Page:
Hotel Ozona- Nothing But Vacancies

     While taking photos of the county courthouse in Ozona, I turned around to see the remains of Hotel Ozona, and couldn’t resist getting a closer look. Obviously once a beautiful hotel and it was easy to imagine it surrounded by cars and people carrying in their finest leather luggage for a stay along a road trip adventure.

     Ozona is a fairly small town, but its position along the Old Spanish Trail would have brought a lot of visitors a few decades ago.

     The Old Spanish Trail (also known as OST to many Texans), was a 2,750 mile long roadway that reached from ocean to ocean – St. Augustine, Florida to San Diego California. The headquarters for the project was in San Antonio, where an executive committee of prominent businessmen met weekly at the Gunter Hotel from 1915 until it was completed in the 1920s.

     Perfectly timed for a nation that was enjoying a newfound enjoyment of “auto touring,” hotels and restaurants began appearing long the route just as they did later on Route 66. If traveled from one end to the other, tourists would cross eight states and 67 counties along the Southern United States!

     Although promoters for the OST claimed that it followed the route used by Spanish Conquistadors 400 years earlier, there wasn’t actually a continuous trail from Florida to California that long ago.

     The three-story Hotel Ozona was built in 1927 for $150,000  from reinforce concrete, hollow tile and stucco, to provide stylish accommodations for the influx of tourists coming through the area. The hotel was a busy center of social life for the community for the next twenty years as well, hosting conventions, luncheons, bridge clubs, organization meetings. wedding receptions and more. The Comanche Ramblers, Fort Stockton’s string band, played for old time dances in the ballroom.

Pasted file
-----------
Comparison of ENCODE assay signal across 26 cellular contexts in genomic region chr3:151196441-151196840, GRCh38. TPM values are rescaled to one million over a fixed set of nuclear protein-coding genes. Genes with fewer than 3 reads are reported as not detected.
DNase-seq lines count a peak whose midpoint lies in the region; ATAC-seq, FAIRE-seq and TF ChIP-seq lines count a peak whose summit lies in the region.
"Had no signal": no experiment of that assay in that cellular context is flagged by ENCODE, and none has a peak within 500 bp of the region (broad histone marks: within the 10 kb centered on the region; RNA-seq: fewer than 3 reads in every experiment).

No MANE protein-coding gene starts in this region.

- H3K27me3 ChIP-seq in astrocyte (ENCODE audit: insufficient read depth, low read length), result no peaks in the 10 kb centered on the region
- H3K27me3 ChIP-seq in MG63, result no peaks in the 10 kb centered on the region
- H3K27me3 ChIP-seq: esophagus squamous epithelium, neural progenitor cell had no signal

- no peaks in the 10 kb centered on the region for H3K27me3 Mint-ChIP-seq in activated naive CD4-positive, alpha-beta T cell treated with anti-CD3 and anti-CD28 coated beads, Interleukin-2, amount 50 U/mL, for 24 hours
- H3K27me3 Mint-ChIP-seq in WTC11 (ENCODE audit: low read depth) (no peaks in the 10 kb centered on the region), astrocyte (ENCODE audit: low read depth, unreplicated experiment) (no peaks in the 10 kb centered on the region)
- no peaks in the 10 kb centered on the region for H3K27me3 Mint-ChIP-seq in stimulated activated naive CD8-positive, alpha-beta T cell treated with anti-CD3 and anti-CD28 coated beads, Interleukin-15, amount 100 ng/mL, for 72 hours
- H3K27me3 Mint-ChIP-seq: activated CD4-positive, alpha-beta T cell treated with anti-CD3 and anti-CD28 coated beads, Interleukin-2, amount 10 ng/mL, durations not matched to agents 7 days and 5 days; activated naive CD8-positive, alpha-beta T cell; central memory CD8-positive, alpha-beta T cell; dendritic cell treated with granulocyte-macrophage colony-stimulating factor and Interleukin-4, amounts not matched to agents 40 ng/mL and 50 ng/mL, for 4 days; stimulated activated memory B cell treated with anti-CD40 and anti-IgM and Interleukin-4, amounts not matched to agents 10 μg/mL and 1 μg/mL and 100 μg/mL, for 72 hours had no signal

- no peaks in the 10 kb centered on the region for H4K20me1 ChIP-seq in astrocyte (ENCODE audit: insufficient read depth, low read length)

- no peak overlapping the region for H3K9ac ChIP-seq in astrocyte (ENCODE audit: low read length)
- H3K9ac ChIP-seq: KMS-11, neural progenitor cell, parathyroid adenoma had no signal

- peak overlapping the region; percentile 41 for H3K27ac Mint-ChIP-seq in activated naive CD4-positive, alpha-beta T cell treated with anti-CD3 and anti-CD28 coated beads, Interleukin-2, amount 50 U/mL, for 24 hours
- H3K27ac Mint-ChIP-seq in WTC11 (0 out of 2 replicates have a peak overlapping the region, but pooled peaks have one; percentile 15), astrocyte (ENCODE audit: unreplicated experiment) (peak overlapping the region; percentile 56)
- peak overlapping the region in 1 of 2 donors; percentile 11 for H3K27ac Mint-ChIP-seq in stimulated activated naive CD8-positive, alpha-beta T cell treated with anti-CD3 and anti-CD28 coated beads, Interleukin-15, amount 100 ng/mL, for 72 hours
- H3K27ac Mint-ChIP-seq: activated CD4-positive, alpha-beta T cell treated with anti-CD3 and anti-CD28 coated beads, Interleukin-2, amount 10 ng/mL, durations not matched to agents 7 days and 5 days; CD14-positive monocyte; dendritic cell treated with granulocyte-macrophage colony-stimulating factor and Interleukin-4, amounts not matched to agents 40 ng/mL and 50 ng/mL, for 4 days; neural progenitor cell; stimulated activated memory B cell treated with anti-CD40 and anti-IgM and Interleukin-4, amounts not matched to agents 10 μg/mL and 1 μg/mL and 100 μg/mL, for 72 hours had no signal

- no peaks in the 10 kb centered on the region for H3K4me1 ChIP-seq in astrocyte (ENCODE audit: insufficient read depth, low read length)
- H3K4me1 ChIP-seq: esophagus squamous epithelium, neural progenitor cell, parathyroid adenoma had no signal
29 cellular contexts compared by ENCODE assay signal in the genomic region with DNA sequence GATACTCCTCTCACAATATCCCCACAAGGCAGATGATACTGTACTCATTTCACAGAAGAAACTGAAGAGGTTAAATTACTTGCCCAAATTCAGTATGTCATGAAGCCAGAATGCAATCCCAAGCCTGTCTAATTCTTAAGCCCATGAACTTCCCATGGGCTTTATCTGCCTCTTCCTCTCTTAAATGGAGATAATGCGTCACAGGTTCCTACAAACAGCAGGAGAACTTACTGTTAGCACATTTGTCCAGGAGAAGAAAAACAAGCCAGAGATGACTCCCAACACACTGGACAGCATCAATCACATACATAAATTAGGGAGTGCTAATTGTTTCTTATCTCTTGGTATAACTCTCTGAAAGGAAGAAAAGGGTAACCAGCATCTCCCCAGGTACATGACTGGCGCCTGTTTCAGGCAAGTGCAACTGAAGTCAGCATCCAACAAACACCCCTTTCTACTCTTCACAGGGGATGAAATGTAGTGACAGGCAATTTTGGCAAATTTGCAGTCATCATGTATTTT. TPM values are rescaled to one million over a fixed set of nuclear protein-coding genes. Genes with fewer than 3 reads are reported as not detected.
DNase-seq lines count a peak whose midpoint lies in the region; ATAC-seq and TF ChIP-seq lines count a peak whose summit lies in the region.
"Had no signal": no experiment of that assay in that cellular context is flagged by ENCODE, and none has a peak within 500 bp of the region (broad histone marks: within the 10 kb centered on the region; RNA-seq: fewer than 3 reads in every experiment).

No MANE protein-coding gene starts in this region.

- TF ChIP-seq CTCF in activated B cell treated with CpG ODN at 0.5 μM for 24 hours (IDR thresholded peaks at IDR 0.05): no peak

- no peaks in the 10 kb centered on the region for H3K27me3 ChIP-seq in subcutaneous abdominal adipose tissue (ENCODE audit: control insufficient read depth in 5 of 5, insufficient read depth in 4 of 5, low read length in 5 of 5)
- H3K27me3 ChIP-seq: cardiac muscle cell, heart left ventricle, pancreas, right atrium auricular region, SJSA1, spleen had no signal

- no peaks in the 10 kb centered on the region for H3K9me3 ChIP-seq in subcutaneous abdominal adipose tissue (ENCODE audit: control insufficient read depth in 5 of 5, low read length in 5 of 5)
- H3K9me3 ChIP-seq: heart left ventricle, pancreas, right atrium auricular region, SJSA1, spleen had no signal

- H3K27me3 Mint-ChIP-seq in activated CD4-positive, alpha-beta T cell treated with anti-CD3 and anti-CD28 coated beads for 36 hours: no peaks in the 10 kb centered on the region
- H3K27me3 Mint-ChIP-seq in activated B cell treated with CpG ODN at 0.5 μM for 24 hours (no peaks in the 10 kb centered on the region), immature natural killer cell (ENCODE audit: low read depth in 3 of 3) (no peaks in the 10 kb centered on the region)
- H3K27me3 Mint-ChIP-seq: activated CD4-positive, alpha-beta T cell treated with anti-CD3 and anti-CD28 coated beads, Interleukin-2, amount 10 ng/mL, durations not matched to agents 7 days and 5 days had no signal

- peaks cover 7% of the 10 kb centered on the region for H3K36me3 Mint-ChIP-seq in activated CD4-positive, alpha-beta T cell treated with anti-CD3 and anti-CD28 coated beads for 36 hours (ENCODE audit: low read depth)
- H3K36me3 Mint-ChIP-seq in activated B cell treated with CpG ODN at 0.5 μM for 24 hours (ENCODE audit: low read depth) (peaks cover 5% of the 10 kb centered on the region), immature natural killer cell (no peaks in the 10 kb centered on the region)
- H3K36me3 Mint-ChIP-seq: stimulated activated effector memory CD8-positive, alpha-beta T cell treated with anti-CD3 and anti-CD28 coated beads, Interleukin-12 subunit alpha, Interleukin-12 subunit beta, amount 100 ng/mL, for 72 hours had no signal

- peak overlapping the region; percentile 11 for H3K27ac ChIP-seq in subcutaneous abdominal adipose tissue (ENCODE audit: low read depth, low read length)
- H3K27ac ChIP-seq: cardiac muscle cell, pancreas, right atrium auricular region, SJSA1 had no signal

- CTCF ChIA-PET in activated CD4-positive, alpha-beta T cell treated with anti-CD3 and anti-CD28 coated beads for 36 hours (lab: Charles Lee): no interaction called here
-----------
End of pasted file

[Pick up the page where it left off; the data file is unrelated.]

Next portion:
But the party didn’t last forever. In 1948 notices appeared in Texas newspapers advertising the 41-room hotel and its newly equipped kitchen for sale for a mere $8,500, due to the dissolution of a partnership. Travelers along the OST lightened in favor of other, newer highways resulting in many of the once-thriving businesses along its path to close down.

     For whatever reason, the Hotel Ozona closed its doors, and never reopened. A peek in the few windows that aren’t boarded up don’t reveal many distinctively original design features other than the from desk, stairway and wrought iron railings.

     The old neon sign touting air-conditioned rooms still stands tall, minus most of the neon. 

     So she sits and wait for someone to come to her rescue. With the revival of so many older properties in recent years, I’m crossing my fingers that her patience will pay off.

2 thoughts on “Hotel Ozona- Nothing But Vacancies

  1. Jim Wiet says:

    It was open until the 1960s because my father, who traveled a lot for his work, suited there.

    Seems the people who own it don’t want to sell, for whatever reason

    • admin says:

      That’s interesting. The last mention I could find of it anywhere was just before 1950, so it’s good to know it was open in the 60s as well. I always wonder why people would rather hold onto properties and let them fall apart rather than selling them.

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